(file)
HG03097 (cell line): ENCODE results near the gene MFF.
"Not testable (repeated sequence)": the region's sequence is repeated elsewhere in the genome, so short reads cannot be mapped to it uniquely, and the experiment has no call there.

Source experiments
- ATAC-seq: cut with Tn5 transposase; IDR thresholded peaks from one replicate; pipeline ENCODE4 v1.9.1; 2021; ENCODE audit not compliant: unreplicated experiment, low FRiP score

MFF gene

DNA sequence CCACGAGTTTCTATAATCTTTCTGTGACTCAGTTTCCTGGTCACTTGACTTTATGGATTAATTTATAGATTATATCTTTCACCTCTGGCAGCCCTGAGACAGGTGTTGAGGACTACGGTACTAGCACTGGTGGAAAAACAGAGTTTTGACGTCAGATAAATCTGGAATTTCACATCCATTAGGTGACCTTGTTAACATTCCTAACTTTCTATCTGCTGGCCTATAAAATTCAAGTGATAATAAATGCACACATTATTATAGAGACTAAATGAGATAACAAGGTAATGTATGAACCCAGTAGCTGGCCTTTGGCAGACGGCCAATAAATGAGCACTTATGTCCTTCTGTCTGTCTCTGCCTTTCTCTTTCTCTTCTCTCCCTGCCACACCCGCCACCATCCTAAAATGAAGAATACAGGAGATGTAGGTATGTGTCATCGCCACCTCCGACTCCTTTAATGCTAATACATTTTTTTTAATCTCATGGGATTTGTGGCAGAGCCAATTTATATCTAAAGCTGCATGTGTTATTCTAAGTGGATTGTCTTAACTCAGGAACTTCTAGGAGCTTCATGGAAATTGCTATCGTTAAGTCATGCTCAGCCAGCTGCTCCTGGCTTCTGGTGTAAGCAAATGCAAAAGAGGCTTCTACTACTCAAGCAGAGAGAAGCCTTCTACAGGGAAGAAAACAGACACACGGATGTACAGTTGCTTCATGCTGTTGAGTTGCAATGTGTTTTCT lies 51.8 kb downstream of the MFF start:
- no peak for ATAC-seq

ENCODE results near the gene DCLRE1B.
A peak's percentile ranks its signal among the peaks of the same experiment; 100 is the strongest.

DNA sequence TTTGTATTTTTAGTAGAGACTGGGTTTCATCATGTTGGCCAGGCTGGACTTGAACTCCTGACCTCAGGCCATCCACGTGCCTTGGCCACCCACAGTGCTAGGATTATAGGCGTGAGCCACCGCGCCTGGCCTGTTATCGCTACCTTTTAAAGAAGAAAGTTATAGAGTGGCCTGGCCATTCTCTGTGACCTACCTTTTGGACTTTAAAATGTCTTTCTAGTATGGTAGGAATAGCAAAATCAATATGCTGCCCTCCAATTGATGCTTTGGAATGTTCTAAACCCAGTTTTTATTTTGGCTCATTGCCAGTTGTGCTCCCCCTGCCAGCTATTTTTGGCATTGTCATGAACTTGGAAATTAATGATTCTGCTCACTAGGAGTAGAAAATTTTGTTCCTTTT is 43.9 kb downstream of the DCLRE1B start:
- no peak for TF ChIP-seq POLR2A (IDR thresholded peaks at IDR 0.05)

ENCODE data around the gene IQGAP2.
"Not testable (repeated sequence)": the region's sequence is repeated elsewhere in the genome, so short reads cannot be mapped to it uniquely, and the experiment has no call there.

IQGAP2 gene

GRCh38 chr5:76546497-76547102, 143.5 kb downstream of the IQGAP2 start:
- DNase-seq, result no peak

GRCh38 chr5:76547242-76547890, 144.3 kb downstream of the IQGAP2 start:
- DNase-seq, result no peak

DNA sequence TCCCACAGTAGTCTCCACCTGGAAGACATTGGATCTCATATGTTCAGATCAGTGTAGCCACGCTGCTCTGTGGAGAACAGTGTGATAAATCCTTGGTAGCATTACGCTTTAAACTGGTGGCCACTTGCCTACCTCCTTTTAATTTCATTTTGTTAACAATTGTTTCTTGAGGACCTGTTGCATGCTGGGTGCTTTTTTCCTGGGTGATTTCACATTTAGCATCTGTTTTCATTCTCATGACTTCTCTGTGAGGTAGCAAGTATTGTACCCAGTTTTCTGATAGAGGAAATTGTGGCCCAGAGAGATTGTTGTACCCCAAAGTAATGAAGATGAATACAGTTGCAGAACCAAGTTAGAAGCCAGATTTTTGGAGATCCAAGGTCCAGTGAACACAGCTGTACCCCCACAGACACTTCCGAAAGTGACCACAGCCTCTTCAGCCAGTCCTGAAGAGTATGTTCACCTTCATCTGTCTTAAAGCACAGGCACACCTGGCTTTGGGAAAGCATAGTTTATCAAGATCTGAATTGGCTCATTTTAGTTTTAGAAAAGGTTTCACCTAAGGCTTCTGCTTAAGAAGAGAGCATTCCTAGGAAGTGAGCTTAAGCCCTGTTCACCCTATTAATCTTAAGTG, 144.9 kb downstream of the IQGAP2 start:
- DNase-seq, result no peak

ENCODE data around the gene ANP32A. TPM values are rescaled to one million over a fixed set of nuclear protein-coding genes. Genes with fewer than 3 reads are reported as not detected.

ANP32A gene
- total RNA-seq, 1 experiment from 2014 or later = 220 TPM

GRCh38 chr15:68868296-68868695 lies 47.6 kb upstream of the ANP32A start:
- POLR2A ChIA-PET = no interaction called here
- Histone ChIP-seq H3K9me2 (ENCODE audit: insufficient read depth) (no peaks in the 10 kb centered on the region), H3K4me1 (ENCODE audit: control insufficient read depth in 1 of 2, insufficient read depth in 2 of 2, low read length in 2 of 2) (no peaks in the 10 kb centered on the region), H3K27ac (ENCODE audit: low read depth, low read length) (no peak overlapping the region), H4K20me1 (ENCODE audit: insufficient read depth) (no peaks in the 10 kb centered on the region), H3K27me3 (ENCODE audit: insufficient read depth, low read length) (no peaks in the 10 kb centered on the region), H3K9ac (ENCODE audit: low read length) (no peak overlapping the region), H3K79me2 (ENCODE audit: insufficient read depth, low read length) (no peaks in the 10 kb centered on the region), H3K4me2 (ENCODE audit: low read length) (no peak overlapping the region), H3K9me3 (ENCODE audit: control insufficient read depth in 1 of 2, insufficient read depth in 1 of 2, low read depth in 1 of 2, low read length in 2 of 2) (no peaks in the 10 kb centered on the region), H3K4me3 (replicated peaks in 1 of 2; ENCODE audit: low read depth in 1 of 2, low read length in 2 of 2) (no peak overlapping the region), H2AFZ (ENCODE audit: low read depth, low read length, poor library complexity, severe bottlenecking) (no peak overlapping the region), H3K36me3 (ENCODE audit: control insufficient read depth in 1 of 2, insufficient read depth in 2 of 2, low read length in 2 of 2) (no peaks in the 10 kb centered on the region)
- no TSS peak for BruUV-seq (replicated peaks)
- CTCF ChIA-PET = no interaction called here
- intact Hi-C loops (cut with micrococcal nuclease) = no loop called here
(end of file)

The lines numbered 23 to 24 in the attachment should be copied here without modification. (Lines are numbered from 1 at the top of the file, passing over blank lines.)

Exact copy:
- total RNA-seq, 1 experiment from 2014 or later = 220 TPM

GRCh38 chr15:68868296-68868695 lies 47.6 kb upstream of the ANP32A start: